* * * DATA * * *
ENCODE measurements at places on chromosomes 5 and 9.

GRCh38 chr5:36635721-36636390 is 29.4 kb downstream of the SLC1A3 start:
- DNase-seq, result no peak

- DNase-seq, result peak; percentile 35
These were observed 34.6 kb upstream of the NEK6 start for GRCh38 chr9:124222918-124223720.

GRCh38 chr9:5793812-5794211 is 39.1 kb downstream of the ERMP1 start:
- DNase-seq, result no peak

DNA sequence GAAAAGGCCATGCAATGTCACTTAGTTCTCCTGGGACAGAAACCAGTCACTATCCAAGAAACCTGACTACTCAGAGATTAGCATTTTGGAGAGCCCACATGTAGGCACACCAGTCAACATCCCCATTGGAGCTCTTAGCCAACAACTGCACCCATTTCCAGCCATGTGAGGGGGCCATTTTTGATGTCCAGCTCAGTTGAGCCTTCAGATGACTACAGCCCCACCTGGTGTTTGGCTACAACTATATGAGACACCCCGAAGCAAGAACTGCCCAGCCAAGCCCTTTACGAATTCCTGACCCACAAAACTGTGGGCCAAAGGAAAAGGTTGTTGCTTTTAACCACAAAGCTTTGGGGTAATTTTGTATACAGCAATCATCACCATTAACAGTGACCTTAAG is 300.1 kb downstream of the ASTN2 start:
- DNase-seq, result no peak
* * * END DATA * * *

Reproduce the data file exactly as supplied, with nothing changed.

ENCODE measurements at places on chromosomes 5 and 9.

GRCh38 chr5:36635721-36636390 is 29.4 kb downstream of the SLC1A3 start:
- DNase-seq, result no peak

- DNase-seq, result peak; percentile 35
These were observed 34.6 kb upstream of the NEK6 start for GRCh38 chr9:124222918-124223720.

GRCh38 chr9:5793812-5794211 is 39.1 kb downstream of the ERMP1 start:
- DNase-seq, result no peak

DNA sequence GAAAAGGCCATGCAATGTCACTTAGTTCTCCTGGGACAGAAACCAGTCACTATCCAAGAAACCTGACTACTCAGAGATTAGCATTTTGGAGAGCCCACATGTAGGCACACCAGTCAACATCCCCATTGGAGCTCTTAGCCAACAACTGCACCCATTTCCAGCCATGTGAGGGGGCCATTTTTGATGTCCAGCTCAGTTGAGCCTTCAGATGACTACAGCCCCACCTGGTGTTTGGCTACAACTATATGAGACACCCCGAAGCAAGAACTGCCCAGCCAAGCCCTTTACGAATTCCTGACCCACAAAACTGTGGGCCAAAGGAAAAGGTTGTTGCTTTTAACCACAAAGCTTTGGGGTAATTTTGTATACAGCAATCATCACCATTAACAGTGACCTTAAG is 300.1 kb downstream of the ASTN2 start:
- DNase-seq, result no peak